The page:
My girlfriend has a big dog. Not your run of the mill 120 pound German Shepard or something. No, I'm talking big, Like, they don't get much bigger than this. So I thought to myself, what would happen if I tried to use him in a photoshoot? Well, first off, the results were fantastic in my opinion. Corbin was an incredible model and also was able to bring along a personal wardrobe that many menswear stylists would be jealous of. So today, I wanted to share with you some of the photos we created, as well as some helpful tips on working with animals in your own work.
Jackson is a Great Dane. If he was an article of clothing, you would only find him in the Big and Tall store. XXXXXL! Coming in at around 170 pounds and standing almost as tall as my chest. And the best part is, he is still a puppy! In my opinion, a large animal works the best for photo shoots. They are easier to fit into your compositions and your subject does not have to bend down or pose awkwardly to interact with the animal.
This is Corbin. He is a male model currently residing in Los Angeles and focusing on his acting career. He made a trip down here to Houston to visit family and we decided that a photo shoot was in order while he was here. The great part about working with actors is they really understand direction well, and can emote exactly how you envision. Fun fact: Corbin appears as an extra in the new Star Trek: Into Darkness movie!
To prepare for the photo shoot, we worked with Jackson on his basic commands (sit, stay, etc.) and we just so happened to be going through a training course to work on his obedience. So we picked up a few tips along the way from them. I also suggest, if you are wanting to use your animal for any sort of Photography, get them used to the lights and various studio sights, sounds and smells before hand. We had some issues with him responding to commands due to this. But then again he is still a puppy and will only get more comfortable with time. I also stopped at a local furniture store to pick up a chair to use for the shoot. I had a specific shot list in mind before hand so I knew exactly what I was needing as far as a prop went.
Another big thing to keep in mind is patience. I had Corbin get into a pose I was happy with, get the lighting where I wanted it, and then we brought in Jackson. I asked Corbin to hold the pose and then basically shot away until Jackson was in a satisfactory pose as well. This may take 2 shots or 20, it really depends on the attitude of the animal and how comfortable they are. If you are finding that they are just not cooperating like you want, take a 15 minute break. Animals get tired mentally quickly, so it is best to work in short bursts with breaks in between to allow them to rest. The results will be much more to your liking. We would shoot the animal shots and then let him rest while we shot the upper body photos and some solo full body shots and then would bring him in and try again. We did this for each clothing change and it worked well for us.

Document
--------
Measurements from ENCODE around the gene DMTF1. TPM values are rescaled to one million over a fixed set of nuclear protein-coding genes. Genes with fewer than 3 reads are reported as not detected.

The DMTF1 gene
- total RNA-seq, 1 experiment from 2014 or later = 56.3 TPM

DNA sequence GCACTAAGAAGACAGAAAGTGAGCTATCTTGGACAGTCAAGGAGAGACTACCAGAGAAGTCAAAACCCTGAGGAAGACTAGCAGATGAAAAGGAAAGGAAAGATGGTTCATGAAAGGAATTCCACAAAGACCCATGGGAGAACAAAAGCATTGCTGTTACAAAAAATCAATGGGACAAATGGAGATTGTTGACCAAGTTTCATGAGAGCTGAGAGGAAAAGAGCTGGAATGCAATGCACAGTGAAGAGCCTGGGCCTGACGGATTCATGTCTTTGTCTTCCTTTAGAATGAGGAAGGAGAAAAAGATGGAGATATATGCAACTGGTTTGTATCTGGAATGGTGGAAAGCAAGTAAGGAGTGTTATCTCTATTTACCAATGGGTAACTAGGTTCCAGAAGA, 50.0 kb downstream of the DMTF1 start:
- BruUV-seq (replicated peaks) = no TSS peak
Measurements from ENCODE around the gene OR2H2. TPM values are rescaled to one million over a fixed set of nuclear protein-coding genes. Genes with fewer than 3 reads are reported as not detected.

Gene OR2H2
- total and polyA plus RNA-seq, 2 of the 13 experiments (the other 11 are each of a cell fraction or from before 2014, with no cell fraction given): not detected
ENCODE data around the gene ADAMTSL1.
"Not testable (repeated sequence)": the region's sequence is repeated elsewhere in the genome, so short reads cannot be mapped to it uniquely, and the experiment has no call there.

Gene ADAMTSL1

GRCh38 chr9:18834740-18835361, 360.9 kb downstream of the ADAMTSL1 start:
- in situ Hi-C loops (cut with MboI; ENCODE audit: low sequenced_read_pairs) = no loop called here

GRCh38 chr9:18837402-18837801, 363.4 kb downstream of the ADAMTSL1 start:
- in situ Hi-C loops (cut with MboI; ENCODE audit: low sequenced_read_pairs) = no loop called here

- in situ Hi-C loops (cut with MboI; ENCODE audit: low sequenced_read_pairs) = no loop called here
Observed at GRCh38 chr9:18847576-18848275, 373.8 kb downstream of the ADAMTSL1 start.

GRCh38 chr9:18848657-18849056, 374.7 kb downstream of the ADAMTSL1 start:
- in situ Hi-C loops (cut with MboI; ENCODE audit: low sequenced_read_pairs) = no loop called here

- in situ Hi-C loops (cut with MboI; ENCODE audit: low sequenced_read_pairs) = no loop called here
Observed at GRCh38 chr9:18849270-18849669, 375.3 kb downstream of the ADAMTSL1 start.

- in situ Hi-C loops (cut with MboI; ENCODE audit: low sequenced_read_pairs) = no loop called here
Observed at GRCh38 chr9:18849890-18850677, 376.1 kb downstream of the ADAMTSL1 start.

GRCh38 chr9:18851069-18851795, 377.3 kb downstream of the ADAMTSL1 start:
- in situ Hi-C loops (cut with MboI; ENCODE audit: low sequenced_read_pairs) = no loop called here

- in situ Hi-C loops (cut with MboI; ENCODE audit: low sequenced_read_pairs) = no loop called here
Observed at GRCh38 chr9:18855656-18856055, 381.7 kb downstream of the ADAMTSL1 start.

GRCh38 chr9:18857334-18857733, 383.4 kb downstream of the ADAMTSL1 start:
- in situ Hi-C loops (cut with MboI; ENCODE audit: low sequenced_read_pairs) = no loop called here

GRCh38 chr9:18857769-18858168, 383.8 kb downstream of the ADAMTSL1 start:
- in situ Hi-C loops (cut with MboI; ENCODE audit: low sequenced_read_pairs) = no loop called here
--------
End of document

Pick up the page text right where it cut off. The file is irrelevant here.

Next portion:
So in conclusion I leave with you the following tips.
1): Work with the animal weeks before hand if possible to get them used to what you are hoping to accomplish with them. If you are hiring animal talent from an agency this will probably not be an issue. But if you are sourcing the animal from the public it helps to know how the animal behaves and reacts to various commands.
2): Don't forget to tell the rest of the team and talent that you will be working with an animal. You don't know who is allergic or uncomfortable about the idea and it is best to get it all straightened out beforehand.
3): Patience is the key, for everyone on set. You really have to work around the animals schedule and temperament and allow plenty of treat breaks.
4): Allow the animal to wander around and check out the set and studio. Get them comfortable with the lights and sounds of the studio. Try to remove any unwanted distractions if possible. Ask the rest of the team to be sitting still and stay relatively quiet while the animal is on set so they can focus their attention on the handler.
5): Have fun! Working with an animal can be extremely rewarding and I think this may have been my favorite shoot to date for that very reason.